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Freeserve to hit one million accounts soon

Excitement may be short-lived

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Internet Security Threat Report 2014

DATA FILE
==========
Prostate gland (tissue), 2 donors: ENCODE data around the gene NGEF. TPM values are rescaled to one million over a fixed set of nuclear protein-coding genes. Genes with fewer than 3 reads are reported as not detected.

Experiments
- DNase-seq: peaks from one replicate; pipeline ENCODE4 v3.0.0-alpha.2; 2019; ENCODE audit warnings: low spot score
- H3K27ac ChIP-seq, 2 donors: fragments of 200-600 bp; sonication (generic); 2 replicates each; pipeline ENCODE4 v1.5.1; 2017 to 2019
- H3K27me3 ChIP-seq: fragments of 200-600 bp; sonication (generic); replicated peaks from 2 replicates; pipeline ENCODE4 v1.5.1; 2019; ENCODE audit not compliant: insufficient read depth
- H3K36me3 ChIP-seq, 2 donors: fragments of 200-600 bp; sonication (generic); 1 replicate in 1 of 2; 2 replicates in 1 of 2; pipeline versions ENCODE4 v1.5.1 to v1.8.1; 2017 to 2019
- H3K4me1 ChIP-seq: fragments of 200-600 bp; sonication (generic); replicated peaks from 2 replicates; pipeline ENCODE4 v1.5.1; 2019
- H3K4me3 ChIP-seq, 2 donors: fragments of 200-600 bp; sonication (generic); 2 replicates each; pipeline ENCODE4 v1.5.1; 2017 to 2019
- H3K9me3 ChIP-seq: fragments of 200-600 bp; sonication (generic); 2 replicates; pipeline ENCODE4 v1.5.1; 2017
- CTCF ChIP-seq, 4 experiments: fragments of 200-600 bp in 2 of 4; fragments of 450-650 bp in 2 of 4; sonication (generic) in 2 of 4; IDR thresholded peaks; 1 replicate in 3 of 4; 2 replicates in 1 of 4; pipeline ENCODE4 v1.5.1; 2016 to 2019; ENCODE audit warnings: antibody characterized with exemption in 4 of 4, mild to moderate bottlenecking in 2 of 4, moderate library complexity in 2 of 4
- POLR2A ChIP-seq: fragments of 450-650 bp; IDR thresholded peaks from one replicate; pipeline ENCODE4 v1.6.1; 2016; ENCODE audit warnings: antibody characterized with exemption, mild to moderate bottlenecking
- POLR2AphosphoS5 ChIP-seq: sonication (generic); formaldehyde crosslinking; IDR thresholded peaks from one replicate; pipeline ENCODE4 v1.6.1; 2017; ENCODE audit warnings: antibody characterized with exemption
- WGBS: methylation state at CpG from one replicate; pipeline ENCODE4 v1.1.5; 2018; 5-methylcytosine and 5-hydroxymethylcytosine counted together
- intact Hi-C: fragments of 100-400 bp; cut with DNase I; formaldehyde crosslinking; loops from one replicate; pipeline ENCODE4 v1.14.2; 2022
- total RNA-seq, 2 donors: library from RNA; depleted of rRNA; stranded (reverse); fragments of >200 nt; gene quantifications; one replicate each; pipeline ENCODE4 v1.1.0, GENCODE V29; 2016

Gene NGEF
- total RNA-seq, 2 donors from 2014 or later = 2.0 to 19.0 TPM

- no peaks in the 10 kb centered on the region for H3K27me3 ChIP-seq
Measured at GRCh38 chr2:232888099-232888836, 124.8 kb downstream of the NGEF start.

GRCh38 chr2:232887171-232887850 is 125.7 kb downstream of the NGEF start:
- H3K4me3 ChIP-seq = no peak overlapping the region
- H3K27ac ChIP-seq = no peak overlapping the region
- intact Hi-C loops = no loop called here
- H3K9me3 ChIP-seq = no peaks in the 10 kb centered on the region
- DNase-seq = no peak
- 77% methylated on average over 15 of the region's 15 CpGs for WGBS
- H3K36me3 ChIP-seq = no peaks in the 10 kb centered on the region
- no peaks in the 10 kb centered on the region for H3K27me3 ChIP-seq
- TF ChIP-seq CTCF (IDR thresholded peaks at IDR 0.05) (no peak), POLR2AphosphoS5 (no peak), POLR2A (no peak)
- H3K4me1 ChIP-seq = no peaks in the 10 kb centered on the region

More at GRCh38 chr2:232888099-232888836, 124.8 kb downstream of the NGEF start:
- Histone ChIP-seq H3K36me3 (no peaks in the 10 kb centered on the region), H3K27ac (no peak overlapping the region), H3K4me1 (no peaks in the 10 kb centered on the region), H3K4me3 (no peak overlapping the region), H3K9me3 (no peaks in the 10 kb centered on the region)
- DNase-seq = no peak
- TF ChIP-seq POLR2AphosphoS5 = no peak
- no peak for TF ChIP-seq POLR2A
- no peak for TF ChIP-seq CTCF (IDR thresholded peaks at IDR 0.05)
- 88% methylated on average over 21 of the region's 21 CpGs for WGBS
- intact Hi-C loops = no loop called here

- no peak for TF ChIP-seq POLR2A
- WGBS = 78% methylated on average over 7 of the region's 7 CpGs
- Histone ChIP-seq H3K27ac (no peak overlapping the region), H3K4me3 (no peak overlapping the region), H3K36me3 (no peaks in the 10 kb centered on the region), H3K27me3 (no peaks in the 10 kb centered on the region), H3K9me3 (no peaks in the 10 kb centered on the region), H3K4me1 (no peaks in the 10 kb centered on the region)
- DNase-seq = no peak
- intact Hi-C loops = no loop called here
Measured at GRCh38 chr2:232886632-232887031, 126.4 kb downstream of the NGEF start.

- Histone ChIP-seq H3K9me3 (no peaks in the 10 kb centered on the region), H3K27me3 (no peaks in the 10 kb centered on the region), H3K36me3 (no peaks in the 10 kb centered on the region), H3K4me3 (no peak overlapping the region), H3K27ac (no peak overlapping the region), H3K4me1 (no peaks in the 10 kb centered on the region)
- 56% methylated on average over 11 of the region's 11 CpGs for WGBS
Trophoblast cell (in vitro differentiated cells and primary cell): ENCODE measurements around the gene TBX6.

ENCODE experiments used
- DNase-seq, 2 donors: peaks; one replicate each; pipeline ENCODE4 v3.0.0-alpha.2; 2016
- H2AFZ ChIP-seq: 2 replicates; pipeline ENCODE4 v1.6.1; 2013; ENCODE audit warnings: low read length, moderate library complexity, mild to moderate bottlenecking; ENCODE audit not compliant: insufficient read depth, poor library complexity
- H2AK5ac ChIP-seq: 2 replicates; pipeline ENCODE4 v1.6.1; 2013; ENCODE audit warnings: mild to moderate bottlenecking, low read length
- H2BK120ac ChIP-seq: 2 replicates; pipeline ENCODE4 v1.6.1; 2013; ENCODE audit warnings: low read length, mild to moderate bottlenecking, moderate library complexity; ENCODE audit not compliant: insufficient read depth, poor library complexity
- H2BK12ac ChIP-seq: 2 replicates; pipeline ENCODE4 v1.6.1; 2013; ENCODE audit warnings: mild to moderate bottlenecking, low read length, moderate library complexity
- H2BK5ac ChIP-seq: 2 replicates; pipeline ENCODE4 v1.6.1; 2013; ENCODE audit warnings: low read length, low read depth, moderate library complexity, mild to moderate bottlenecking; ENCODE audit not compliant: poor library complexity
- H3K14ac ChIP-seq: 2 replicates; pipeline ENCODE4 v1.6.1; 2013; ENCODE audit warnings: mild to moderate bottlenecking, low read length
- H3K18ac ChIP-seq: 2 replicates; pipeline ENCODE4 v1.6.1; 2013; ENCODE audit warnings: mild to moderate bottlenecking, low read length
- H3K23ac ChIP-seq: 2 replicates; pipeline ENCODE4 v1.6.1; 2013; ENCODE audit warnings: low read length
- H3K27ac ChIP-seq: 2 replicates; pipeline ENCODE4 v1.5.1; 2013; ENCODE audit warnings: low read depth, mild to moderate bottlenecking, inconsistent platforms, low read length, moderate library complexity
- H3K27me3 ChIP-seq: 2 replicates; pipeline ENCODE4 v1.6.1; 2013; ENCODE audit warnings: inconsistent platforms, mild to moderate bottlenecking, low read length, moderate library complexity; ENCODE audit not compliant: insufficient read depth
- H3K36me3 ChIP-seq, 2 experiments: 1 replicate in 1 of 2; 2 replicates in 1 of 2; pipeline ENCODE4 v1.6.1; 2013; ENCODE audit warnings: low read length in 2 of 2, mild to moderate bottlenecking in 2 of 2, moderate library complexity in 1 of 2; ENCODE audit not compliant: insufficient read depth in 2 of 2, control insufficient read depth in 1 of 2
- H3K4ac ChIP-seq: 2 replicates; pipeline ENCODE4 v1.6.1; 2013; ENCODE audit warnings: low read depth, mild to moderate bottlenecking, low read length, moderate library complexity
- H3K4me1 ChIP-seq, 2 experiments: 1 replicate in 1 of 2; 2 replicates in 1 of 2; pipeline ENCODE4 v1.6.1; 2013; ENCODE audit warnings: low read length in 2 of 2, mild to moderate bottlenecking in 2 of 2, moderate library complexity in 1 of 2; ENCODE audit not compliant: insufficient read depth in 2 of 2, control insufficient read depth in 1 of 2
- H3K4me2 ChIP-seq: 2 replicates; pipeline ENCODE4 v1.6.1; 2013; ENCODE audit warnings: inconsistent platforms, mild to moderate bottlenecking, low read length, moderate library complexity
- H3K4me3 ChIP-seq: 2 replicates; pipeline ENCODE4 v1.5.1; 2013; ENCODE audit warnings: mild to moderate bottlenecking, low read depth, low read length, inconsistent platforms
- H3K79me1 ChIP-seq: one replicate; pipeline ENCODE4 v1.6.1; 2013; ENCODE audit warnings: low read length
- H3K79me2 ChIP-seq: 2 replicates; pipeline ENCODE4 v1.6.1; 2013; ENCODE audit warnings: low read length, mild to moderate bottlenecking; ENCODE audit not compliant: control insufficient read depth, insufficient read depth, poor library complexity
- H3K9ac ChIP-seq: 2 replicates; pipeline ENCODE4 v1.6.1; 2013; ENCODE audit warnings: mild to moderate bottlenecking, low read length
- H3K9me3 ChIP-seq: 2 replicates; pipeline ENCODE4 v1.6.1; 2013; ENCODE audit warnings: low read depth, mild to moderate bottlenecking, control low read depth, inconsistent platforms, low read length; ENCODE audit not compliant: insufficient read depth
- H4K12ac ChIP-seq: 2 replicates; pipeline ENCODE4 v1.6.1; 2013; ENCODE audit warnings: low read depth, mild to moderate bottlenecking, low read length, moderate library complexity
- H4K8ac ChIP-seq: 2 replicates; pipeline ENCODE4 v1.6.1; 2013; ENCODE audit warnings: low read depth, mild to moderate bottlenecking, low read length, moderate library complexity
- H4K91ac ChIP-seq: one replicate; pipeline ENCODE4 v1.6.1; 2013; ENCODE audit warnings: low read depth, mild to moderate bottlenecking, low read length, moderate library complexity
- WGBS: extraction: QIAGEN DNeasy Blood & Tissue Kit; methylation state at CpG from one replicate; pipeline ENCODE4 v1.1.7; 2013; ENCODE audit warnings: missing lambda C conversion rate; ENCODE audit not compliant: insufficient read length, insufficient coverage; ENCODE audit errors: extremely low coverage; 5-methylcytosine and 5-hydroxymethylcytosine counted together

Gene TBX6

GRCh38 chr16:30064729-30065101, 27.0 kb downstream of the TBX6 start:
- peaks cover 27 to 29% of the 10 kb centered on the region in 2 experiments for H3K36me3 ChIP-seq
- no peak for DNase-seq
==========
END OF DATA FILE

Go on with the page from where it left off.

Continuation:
Whether you love it or loathe it, it's impossible to ignore the Freeserve phenomenon that in just 16 weeks has turned the UK ISP market on its head. Today, Dixons -- the company behind the free Net access service -- said that it now had 900,000 customers, making it the world's fastest-growing ISP. But as quickly as some parts of the country have been covered in a thick covering of overnight snow, so too might Freeserve's dominance thaw and melt away into nothing. In February, telecoms watchdog OFTEL will publish a consultation document on Number Translation Service (NTS) and ask for comments from the industry on whether this should be revised. Officials at OFTEL are keeping mum about any proposals they have but you can guarantee that Freeserve -- and all the other companies involved in providing "free" Net access -- are waiting anxiously for it to come out. Put simply, OFTEL could end up revising the pricing structure that is being used to fund these "free" services. If that happens, and the revision is significant enough, then the charging infrastructure used by free ISPs could collapse -- and so could Freeserve. Either way, every dog must have its day and Freeserve isn't going to let this minor detail spoil the party. Even when it admitted that only 700,000 accounts (of the 900,000) were active, it still makes it the UK's number one service -- something that must make executives at AOL purple with rage. The company added that, on average, 8,000 people joined its service each day -- 40 per cent of whom were new to the Net. And in a thinly veiled attempt to silence critics who maintain that Dixons is making money out of the £1 a minute charge for technical support calls, it claims that it saves consumers on average £150 a year by providing the free service. Now, how can anybody not fail to be impressed by that? ®

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